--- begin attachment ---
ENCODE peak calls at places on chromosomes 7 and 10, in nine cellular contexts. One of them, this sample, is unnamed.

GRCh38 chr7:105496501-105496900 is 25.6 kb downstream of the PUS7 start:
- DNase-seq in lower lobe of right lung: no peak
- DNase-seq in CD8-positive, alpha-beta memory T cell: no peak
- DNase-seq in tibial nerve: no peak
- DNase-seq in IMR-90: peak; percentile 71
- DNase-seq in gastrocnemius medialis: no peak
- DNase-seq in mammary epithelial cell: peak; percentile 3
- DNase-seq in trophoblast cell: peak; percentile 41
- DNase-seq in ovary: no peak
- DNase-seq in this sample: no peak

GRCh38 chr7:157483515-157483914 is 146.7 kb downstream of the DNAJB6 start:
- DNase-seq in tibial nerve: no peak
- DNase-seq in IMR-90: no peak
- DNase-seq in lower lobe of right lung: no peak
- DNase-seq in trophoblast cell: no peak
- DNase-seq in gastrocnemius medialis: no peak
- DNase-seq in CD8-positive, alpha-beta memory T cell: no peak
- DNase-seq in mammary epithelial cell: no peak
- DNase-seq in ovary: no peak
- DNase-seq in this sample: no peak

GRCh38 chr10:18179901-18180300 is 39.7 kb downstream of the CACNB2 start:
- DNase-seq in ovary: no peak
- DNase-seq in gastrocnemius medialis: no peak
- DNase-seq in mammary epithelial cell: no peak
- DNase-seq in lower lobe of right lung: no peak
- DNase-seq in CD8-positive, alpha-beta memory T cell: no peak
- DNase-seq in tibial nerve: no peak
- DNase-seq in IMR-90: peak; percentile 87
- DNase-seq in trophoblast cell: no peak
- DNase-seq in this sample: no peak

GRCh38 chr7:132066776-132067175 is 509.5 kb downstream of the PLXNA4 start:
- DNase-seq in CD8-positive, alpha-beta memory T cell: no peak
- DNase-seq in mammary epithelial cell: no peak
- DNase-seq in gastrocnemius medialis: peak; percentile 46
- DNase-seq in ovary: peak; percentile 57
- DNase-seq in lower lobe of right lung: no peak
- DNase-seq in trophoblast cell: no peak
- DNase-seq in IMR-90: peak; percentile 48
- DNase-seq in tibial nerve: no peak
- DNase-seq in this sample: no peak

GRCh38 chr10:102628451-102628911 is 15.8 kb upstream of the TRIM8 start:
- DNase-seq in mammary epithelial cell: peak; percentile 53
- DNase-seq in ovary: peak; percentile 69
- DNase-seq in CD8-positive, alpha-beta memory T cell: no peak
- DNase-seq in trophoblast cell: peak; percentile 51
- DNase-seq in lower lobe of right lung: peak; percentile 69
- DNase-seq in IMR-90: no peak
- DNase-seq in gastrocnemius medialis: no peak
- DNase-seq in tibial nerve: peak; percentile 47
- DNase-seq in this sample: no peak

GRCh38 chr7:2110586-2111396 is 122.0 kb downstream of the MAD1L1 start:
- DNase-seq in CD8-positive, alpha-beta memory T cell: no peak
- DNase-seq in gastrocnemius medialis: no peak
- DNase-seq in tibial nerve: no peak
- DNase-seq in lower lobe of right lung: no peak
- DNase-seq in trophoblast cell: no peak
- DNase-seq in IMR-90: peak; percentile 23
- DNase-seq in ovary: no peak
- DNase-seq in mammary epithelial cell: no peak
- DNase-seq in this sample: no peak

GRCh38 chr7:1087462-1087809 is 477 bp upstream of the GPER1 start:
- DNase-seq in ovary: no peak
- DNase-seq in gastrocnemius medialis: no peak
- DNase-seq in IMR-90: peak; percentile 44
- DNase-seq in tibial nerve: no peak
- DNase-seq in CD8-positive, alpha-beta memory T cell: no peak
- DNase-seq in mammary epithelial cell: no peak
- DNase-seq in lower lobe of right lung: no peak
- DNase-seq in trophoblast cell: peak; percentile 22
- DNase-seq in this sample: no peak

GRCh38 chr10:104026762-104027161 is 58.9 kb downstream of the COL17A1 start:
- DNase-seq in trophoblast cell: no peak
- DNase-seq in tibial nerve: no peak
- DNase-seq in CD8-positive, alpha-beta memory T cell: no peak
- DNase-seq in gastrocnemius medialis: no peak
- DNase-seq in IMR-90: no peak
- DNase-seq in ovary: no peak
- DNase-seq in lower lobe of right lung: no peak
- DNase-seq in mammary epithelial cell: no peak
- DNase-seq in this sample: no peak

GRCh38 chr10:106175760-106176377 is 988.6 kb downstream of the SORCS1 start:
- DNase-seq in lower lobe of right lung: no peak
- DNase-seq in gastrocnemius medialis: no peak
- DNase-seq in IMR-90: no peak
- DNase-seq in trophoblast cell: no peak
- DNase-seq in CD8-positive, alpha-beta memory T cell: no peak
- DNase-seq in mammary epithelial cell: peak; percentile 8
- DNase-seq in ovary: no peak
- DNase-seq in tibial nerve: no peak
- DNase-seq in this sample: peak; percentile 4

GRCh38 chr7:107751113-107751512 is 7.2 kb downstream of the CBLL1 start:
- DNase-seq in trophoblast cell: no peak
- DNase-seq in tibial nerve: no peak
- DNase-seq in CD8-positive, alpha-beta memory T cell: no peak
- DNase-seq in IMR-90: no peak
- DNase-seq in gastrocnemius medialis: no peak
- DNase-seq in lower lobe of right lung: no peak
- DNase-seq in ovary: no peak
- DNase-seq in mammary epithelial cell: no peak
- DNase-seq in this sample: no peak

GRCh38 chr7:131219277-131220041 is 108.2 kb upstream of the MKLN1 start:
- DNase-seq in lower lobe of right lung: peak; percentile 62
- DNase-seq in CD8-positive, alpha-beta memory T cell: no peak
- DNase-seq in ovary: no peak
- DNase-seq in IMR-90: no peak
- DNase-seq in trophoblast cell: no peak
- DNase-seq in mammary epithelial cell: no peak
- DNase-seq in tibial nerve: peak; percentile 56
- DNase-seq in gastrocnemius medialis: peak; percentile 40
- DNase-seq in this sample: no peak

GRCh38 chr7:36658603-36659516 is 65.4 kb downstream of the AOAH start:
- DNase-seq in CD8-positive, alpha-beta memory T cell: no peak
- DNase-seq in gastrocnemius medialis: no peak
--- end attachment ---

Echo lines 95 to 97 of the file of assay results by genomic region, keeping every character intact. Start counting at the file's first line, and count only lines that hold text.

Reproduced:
- DNase-seq in CD8-positive, alpha-beta memory T cell: no peak
- DNase-seq in IMR-90: no peak
- DNase-seq in gastrocnemius medialis: no peak